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Advice to Graduating Hospitality Students from a Seasoned Hotelier
By feature writer Matthew Stephens
When I graduated from the Blue Mountains International Hotel Management School, I was hungry to prove that I had what it took to “make it” - determined to become a GM. The Hospitality Industry is one of the largest in the world; it is competitive, full of aspiring GM’s, some willing to support your growth, others wanting to cut you down at every opportunity. Times have changed since I graduated and you can guarantee that change in all areas of the industry will continue to be at the heart of managing a successful business for all of us.
I would like to share a few life lessons and experiences with you today that I have learned since I sat in your graduating seat:
Lesson #1 – Patience – It’s all about Timing
In my experience, it’s not about forcing open doors, but working hard, demonstrating your abilities and the benefits you bring to the business and a focus on continuous improvement. If you maintain this focus, doors will open in front of you, it’s then up to you to walk through them. Your education paired with experience, a positive attitude and a large dose of common sense will have you rising quickly through the industry ranks. To be a truly great Hotelier it is important to know the details of every area of your business. Knowing the theory of how to fold a hospital corner will get you so far, however personal experience will provide you with an understanding of the implications on your staff, customers and the bottom line and when you speak from experience, you will earn respect, which is critical in leading a team. Great opportunities rarely present themselves, and when they do – you must be ready.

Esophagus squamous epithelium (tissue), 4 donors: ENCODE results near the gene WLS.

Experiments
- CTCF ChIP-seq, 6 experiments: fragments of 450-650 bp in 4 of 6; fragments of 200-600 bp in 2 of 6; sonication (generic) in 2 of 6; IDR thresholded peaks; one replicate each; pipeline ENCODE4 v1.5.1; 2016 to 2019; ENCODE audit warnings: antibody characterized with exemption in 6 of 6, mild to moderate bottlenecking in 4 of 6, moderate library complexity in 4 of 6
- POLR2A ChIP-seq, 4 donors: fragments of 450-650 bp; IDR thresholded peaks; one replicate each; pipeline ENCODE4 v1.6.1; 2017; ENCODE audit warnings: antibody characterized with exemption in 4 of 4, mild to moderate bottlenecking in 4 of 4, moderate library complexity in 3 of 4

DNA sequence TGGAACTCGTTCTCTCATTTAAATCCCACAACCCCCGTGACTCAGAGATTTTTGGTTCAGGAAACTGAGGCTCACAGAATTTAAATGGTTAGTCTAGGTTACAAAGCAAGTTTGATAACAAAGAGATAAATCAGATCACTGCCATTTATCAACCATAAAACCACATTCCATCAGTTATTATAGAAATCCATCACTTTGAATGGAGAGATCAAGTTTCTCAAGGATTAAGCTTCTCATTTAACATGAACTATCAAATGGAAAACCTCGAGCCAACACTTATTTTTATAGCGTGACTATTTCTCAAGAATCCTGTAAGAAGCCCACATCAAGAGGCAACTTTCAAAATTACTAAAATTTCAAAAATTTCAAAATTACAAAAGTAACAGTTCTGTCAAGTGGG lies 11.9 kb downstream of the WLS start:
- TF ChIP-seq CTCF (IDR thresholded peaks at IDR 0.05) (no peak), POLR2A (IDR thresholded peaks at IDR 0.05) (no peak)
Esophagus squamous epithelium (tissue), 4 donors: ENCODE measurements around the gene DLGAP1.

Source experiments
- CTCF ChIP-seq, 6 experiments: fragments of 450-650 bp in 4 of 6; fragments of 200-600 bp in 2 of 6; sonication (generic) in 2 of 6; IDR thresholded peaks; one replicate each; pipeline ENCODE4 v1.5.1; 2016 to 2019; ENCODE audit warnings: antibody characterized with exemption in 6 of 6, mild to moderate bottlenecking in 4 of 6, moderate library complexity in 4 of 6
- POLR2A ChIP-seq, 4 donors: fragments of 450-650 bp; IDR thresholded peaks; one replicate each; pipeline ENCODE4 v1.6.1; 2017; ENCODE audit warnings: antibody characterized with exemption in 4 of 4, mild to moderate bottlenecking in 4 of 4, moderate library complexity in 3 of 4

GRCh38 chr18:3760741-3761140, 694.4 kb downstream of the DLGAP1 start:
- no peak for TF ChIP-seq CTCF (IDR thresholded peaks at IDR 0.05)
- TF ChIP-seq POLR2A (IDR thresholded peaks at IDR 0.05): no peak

As a first semester student, I served coffee and pastries on a train from Central to Leura for the official opening of the school in 1991. At the end of the journey while cleaning the carriages, I found a trench coat on one of the seats and took it back to the school to lost property.
When I handed it in to the Principals secretary, she took one look inside the collar and said to me “do you know who this man is?” I had no idea he was the General Manager of the Sebel Townhouse, one of the premier five-star hotels in Sydney. The Principal called me into his office and taught me this lesson.
Matt, you should take advantage of this opportunity. Call Mr Hall, and offer to hand deliver his trench coat back to him personally – but make sure you meet him and hand it to him. When you meet him, explain that you are looking for student placement and would he consider you within his property. Yes, I got the job!
Having spent 8 years working for Rydges Hotel group under one of my industry idols, the iconic hotelier David Seargeant, my wife and I decided to move to the UK. I accepted a position at The Celtic Manor Resort in South Wales as MIS Manager, hoping to take a break, travel and experience Europe for a couple of years.
After 6 months working closely with the Owner and his sister, explaining my vision they asked me if they thought I could manage the resort?